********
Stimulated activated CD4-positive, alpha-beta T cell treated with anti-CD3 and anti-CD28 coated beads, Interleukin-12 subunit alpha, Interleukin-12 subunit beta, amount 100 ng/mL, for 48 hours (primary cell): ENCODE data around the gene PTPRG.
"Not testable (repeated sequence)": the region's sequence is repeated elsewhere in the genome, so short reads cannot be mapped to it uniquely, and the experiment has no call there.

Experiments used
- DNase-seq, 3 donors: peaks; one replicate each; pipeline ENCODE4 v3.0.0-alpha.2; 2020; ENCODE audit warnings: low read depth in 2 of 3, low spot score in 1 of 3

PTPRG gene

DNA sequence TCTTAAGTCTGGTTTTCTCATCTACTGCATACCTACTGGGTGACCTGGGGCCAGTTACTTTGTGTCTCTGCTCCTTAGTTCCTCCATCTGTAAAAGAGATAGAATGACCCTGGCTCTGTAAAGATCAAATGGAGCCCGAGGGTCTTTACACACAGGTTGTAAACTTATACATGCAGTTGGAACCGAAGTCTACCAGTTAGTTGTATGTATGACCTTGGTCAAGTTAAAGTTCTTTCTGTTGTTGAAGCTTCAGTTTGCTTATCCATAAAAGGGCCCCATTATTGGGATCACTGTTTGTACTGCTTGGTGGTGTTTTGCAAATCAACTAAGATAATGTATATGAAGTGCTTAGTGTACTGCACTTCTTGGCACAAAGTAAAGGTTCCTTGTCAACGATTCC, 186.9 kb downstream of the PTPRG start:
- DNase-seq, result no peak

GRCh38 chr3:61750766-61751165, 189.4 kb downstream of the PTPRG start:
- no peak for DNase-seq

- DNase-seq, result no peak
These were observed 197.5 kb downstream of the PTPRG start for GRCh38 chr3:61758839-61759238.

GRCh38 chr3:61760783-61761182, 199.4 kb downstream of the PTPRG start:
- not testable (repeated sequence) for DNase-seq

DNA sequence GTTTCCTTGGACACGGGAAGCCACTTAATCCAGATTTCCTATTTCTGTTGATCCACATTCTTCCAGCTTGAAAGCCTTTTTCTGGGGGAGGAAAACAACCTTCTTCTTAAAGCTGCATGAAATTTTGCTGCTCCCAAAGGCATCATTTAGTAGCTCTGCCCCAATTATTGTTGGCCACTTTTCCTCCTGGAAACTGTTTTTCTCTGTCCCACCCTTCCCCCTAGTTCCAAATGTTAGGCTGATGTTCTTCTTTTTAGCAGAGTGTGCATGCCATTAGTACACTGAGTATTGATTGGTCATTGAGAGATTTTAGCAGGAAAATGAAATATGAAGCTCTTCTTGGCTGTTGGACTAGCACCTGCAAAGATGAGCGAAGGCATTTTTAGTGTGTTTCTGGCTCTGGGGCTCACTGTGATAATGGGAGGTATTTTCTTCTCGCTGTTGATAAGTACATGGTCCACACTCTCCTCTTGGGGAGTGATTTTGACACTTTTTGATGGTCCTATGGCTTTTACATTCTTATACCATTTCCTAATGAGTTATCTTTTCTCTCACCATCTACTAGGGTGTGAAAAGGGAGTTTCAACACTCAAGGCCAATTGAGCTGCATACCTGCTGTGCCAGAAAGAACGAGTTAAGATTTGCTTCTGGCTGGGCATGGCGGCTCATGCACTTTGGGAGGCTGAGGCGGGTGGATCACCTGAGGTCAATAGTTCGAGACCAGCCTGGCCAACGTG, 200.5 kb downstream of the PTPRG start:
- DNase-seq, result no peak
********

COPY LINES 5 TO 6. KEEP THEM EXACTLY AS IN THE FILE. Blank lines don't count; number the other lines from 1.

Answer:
PTPRG gene

DNA sequence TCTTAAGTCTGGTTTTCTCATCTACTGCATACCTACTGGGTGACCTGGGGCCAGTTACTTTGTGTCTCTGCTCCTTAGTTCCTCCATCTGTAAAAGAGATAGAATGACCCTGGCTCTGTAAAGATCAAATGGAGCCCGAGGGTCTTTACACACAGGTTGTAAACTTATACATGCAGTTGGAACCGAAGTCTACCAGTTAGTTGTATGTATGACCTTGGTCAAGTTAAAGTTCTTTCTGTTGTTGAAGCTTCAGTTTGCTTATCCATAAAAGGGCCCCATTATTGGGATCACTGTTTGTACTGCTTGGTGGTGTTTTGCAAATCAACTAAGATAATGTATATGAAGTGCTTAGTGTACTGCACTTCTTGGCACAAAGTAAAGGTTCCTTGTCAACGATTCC, 186.9 kb downstream of the PTPRG start: